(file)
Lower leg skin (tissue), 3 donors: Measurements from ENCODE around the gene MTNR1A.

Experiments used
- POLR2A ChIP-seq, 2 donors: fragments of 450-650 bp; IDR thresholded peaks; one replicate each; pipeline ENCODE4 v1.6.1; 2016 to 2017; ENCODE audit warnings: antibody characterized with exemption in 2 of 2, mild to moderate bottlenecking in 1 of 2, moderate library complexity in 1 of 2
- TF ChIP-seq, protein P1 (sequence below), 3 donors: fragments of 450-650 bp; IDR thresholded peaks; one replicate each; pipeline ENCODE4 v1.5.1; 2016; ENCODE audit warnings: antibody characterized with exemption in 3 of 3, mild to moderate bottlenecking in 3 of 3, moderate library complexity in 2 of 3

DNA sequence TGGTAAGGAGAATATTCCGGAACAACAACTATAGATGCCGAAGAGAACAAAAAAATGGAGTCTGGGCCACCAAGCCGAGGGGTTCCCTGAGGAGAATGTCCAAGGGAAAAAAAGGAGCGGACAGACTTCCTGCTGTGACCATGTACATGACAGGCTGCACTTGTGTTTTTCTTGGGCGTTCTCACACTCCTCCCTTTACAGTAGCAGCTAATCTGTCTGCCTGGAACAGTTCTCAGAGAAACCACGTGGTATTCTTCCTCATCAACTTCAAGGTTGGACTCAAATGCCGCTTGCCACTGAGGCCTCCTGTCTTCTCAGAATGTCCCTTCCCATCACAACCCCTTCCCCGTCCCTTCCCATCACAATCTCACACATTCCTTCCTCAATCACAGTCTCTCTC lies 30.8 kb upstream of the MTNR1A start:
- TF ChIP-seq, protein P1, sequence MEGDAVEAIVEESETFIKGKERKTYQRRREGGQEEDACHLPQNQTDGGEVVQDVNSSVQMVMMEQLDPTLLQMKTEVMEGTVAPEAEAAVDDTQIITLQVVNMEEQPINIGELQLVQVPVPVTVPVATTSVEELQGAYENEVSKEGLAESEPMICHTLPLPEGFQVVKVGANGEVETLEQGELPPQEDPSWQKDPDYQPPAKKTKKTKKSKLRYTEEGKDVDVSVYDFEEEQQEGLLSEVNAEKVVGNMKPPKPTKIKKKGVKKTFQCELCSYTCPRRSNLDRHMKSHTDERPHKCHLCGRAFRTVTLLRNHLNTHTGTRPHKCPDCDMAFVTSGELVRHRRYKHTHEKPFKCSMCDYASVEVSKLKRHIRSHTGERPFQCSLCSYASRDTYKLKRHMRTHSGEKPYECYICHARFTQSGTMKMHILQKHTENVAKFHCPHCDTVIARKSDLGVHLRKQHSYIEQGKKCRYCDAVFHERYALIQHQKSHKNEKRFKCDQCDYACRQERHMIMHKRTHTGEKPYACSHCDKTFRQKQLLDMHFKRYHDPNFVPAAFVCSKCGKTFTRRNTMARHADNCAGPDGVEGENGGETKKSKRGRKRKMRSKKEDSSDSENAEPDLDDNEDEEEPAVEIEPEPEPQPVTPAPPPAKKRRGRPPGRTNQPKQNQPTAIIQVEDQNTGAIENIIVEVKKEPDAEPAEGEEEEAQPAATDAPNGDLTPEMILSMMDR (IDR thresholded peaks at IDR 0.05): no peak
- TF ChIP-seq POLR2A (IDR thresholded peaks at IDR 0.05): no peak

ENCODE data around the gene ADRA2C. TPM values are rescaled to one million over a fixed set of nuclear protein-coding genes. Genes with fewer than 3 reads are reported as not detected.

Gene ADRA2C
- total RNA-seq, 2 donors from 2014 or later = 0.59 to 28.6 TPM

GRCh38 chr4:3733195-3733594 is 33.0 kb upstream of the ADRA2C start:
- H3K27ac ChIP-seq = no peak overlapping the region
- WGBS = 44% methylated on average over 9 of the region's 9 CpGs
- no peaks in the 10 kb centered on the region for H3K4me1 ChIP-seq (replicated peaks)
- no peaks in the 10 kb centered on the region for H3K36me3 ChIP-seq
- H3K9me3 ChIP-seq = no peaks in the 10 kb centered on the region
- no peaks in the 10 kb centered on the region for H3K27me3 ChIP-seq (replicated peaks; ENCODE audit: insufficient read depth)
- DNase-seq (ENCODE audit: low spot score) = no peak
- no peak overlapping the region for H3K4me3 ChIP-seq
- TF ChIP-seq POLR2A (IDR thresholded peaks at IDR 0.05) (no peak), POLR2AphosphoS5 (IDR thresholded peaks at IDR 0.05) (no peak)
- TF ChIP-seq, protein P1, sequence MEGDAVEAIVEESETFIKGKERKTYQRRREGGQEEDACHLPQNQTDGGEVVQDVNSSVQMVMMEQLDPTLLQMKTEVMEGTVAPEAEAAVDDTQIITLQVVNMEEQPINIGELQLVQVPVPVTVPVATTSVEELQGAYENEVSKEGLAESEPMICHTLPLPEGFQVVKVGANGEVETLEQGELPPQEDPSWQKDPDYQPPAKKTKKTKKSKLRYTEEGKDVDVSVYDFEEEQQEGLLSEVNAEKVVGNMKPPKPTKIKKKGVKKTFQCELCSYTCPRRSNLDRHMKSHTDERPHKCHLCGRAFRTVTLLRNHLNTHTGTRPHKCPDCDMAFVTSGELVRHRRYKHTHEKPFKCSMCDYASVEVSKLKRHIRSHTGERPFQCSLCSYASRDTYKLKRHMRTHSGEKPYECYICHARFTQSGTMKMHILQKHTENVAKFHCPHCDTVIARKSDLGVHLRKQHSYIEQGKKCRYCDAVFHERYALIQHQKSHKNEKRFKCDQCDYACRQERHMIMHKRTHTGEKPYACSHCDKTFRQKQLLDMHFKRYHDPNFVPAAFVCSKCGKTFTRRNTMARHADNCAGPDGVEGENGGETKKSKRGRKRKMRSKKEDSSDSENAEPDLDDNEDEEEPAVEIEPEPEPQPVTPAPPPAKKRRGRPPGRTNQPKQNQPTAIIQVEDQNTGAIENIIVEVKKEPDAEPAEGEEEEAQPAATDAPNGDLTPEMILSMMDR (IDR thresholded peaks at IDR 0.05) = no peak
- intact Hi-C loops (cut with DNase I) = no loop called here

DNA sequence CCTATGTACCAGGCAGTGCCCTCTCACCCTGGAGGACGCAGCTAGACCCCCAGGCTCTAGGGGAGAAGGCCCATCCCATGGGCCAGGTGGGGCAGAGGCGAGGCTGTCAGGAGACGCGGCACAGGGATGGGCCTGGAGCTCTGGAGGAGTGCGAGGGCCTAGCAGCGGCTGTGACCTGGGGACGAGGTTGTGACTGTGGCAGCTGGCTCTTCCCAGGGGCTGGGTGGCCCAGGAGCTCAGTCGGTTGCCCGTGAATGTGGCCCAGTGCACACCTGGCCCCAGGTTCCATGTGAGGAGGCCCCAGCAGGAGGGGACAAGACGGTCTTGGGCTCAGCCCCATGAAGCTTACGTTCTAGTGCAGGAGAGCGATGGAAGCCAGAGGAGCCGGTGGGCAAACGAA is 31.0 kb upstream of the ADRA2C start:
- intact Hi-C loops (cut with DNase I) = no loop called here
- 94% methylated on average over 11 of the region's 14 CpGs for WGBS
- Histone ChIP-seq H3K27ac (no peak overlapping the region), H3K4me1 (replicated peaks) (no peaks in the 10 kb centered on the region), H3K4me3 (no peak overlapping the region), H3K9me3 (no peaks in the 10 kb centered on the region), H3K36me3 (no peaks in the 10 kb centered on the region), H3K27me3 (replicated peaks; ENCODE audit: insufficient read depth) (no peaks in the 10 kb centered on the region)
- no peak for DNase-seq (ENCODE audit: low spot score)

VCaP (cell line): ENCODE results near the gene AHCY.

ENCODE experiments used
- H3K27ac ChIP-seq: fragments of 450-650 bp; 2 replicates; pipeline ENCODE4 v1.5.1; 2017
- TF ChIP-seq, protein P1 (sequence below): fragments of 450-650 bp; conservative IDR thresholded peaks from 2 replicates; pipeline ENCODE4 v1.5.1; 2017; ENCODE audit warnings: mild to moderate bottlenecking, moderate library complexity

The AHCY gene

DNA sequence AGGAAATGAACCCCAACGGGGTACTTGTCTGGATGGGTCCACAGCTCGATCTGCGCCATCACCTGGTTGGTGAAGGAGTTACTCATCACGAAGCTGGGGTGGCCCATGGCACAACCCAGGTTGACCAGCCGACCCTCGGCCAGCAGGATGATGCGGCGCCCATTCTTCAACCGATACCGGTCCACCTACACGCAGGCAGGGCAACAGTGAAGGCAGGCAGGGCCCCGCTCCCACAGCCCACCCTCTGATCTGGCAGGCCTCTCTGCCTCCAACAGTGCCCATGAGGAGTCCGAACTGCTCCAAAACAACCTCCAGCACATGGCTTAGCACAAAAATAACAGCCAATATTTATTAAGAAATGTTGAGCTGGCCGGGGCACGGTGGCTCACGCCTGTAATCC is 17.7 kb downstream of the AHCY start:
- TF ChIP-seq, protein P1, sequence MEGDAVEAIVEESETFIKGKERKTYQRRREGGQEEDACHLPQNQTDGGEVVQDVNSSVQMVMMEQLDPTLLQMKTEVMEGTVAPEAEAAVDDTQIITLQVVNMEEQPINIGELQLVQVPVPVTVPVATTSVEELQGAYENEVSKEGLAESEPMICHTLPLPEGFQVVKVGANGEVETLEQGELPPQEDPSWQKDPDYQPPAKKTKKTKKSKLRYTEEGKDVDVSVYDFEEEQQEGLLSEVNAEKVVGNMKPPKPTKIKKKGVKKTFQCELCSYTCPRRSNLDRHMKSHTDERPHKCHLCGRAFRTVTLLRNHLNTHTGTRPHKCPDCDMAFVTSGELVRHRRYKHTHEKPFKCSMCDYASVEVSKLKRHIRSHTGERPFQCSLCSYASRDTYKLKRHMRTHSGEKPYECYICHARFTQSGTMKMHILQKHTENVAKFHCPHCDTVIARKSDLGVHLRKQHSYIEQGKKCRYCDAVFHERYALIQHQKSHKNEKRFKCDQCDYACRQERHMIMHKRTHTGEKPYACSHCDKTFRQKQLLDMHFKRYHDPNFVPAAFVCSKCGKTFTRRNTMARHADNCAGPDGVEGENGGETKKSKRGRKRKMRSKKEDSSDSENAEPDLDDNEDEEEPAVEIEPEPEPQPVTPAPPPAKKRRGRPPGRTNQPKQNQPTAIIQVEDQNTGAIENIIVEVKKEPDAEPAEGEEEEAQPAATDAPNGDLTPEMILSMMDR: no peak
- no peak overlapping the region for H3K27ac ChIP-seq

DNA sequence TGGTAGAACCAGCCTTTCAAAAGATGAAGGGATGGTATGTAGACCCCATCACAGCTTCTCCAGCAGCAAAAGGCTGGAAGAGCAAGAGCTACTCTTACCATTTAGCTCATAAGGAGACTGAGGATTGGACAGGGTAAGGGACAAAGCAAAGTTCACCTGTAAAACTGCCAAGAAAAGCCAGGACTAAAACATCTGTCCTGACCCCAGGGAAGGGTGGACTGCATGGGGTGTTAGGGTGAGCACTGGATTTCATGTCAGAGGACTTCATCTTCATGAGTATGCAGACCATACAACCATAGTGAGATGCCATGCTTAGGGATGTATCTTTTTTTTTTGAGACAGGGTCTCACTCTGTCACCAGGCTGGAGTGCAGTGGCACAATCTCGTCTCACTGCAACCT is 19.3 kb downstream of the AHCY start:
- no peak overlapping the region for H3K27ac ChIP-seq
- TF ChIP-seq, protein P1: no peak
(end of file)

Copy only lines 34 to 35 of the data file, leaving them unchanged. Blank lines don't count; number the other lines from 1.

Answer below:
- TF ChIP-seq, protein P1, sequence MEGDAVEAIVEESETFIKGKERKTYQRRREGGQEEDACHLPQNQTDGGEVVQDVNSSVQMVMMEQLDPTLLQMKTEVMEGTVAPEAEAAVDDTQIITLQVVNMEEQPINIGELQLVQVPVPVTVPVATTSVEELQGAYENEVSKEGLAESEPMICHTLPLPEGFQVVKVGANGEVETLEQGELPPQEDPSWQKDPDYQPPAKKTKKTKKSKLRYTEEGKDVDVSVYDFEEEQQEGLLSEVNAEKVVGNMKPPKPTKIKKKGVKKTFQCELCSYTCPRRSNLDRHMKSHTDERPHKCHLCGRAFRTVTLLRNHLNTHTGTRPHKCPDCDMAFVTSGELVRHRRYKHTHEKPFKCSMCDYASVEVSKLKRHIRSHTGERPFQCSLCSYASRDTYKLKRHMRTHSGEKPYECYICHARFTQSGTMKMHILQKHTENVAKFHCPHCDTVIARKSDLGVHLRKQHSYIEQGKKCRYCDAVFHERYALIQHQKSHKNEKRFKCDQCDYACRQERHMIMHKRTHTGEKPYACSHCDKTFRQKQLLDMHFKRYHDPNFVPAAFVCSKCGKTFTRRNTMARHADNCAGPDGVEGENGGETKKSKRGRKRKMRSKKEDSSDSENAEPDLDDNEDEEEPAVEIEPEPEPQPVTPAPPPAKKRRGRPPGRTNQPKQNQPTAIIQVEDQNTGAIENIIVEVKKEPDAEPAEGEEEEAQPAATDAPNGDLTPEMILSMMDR: no peak
- no peak overlapping the region for H3K27ac ChIP-seq